Snellville’s mayor was triumphant Monday when the state Supreme Court decided that she had the right to terminate the city attorney even though members of city council wanted to keep him.
“It means a lot to me,” Mayor Kelly Kautz said. “I’m hoping we can put this behind us. I’m hoping we can just focus on the city for the next few months.”
The mayor and city council have been locked in lawsuits for years after Kautz terminated Tony Powell as Snellville’s attorney in December 2012. Kautz maintained that, because she had the authority to appoint the position, she also had the power to terminate. Council members disagreed, saying the right was theirs.
In a unanimous ruling, the justices said the state Court of Appeals erred in siding with the council. Council members had argued that Snellville’s charter did not explicitly say who had the power to terminate the position; therefore, it fell to them because the charter gave the council all duties that were not expressly given to the mayor.
The Supreme Court said that interpretation “simply is not specific enough to counter the ‘universally accepted rule’ that is ‘provided by law’ giving the mayor the power to remove the city attorney as incident to his or her power to appoint the city attorney.”
Powell and his attorneys did not respond to requests for comment. Attorneys for Kautz said they were thrilled with the decision.
“We have believed all along that Tony Powell was not properly serving as the city attorney,” said Phyllis Miller, who represented Kautz. “She lawfully terminated him some time ago.”
Kautz said she had questioned Powell’s billing, his relationships with some members of council and whether it was a conflict of interest for him to also serve as a city council member in Lawrenceville. Council has blocked her efforts to hire another attorney by withholding payment, she said.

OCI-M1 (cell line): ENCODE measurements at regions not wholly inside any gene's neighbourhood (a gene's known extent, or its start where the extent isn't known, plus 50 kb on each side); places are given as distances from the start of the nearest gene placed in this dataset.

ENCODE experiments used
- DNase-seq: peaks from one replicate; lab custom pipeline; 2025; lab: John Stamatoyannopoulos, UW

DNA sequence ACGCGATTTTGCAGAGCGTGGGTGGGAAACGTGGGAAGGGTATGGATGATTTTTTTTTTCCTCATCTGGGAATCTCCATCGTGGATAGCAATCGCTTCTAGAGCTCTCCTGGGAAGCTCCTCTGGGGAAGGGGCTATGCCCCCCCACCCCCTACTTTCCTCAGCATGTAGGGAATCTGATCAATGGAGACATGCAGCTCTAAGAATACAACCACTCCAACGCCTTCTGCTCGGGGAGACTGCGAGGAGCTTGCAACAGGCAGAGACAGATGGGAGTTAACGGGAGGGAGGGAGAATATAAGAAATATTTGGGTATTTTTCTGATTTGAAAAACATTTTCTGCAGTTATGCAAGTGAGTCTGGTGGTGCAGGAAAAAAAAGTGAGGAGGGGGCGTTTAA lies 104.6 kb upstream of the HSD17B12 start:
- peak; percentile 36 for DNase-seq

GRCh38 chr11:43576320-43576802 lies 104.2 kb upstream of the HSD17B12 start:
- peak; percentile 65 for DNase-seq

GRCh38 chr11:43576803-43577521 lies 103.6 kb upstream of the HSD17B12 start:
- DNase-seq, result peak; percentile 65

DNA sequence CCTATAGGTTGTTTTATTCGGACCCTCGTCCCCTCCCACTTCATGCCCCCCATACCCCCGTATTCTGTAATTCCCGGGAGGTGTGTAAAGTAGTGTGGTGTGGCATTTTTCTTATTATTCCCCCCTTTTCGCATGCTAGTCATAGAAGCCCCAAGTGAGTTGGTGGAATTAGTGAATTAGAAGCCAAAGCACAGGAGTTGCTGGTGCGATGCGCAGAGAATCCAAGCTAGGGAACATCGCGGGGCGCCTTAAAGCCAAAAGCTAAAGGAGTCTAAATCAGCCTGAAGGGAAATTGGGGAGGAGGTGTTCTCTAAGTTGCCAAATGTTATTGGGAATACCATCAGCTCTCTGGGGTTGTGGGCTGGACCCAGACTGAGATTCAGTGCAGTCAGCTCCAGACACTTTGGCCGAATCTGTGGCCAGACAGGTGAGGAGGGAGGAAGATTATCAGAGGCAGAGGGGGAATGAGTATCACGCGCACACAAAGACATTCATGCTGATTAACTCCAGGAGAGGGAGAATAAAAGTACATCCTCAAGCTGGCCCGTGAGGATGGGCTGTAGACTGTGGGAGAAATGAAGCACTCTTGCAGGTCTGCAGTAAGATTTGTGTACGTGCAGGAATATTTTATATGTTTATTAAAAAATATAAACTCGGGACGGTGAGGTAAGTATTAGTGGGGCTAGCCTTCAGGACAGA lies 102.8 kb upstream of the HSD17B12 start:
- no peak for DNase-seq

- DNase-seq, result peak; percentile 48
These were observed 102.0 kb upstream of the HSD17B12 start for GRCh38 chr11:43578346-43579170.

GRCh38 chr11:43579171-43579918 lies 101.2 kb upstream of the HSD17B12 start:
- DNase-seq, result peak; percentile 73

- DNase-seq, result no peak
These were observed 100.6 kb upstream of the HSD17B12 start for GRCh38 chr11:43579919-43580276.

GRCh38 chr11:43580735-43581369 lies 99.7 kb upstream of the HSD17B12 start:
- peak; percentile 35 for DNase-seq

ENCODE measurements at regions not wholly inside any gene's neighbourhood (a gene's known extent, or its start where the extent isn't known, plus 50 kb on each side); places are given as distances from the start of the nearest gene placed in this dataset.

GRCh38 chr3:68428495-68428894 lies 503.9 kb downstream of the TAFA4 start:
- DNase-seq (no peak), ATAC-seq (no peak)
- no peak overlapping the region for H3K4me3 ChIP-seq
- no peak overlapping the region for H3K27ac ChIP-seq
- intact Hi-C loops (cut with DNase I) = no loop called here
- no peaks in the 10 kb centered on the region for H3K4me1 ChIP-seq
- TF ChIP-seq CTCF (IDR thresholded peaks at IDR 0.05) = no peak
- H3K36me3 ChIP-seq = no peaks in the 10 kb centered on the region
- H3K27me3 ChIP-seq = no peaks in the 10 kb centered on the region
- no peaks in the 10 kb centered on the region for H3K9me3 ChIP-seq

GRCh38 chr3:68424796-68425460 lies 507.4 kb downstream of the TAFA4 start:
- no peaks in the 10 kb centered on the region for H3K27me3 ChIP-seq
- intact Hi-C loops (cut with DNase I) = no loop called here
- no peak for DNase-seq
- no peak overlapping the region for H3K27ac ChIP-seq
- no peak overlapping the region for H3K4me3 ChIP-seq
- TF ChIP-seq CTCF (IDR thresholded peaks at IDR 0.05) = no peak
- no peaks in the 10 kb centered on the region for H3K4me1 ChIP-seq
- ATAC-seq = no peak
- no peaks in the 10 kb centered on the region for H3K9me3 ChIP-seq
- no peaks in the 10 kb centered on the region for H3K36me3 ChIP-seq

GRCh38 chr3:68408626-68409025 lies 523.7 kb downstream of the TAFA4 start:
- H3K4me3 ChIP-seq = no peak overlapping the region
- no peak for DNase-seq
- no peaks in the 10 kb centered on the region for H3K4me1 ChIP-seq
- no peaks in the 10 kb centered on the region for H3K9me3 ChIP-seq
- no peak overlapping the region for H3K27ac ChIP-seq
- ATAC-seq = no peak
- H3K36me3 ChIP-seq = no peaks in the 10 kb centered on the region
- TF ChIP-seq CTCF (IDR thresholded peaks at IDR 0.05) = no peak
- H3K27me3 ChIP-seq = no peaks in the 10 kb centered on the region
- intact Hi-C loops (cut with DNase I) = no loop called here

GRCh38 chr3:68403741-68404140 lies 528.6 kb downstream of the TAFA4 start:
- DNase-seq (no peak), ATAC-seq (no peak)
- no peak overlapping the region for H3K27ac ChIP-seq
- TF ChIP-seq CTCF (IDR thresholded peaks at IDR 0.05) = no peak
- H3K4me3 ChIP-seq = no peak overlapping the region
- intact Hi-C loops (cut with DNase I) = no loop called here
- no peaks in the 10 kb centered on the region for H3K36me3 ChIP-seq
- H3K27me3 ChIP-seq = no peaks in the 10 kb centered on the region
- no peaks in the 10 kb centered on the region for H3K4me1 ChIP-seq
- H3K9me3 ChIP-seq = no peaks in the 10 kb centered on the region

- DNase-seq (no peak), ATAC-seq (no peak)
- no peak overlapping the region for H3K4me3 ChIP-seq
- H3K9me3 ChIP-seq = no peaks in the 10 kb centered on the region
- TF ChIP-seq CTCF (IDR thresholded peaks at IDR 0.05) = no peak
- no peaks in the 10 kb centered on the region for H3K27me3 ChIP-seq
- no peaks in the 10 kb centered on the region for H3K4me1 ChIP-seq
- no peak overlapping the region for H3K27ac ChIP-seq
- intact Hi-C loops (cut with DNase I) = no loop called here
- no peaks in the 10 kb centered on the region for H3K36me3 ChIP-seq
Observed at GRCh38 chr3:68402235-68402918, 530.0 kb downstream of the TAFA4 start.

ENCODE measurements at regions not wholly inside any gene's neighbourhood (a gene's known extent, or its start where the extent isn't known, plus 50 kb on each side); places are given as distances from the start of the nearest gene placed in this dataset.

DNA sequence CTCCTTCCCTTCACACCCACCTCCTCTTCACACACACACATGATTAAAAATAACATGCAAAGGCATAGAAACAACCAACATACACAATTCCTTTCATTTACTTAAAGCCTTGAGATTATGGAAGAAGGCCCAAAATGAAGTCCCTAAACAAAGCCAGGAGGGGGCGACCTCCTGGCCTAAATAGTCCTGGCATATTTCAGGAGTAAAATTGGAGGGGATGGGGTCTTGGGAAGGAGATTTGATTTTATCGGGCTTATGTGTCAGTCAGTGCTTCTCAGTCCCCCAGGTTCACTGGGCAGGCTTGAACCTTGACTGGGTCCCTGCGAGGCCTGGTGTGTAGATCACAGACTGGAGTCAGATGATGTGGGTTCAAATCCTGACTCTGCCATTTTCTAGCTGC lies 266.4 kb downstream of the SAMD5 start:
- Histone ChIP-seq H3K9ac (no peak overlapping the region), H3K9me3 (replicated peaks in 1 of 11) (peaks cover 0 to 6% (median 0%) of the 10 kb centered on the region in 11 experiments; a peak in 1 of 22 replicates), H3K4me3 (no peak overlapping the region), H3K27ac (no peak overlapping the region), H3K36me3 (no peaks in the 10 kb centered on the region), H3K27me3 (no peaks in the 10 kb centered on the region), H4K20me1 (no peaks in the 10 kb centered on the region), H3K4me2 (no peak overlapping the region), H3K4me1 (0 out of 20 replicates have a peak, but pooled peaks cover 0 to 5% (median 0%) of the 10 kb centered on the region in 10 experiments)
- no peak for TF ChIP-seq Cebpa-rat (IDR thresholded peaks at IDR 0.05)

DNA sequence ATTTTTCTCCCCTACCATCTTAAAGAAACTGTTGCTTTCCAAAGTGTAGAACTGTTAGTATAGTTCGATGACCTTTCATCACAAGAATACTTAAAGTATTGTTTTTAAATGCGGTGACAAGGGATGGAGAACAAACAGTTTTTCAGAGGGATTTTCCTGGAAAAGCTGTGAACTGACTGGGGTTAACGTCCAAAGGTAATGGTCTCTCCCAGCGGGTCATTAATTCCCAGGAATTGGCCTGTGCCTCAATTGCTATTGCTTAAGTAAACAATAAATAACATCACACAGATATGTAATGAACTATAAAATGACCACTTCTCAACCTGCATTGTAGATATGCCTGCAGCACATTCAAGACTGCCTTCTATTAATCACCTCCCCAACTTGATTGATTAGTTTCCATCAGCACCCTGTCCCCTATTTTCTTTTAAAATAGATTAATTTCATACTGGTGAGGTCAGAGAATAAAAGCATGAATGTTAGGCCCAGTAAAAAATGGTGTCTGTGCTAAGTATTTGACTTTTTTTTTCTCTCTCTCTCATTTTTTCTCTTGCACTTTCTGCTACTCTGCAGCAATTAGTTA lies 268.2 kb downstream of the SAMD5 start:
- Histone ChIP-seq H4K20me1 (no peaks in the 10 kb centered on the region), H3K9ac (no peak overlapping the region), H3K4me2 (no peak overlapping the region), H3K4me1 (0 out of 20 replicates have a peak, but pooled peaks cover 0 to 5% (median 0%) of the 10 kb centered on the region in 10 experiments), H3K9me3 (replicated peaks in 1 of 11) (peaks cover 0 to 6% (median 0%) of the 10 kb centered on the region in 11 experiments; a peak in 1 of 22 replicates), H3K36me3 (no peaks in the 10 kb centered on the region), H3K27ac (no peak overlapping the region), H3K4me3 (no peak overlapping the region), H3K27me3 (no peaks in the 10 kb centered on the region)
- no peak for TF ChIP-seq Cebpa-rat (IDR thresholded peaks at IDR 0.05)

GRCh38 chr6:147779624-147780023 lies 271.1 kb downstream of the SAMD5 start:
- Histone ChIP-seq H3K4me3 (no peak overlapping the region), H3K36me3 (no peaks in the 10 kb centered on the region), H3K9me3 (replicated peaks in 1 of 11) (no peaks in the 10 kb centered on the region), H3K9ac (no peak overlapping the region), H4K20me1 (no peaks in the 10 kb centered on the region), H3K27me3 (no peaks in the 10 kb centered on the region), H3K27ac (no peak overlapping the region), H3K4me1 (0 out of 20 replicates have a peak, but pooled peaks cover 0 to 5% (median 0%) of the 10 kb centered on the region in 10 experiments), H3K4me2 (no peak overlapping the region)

Lester Tate, who argued on Kautz’s behalf, said the state Supreme Court decision could have implications if other governments are unclear about who has the authority to fire an appointed position. But Brian Wallace, a spokesman for the Georgia Municipal Association, said this decision is specific to Snellville.
“I don’t think it means … anything for anyone else,” he said. “It’s really specific to this one instance.”
Kautz and Miller both said they are exploring whether they will be able to recoup taxpayer money paid to Powell when he acted as city attorney at council’s behest after he was initially terminated. If necessary, Kautz said, she intends to send a cease-and-desist order to ensure that Powell does no more work for Snellville.
This does not put an end to Snellville’s infighting. In another court case involving the jobs of the city manager and city clerk, decided in favor of the mayor, council members are appealing a ruling that granted Kautz tens of thousands of dollars in attorneys’ fees.
Kautz, who has not yet decided whether to run for reelection, said her “priorities have changed” since having a baby during this term.
“The best thing for the city of Snellville would be a completely new mayor and council. It would be for everyone to go,” she said.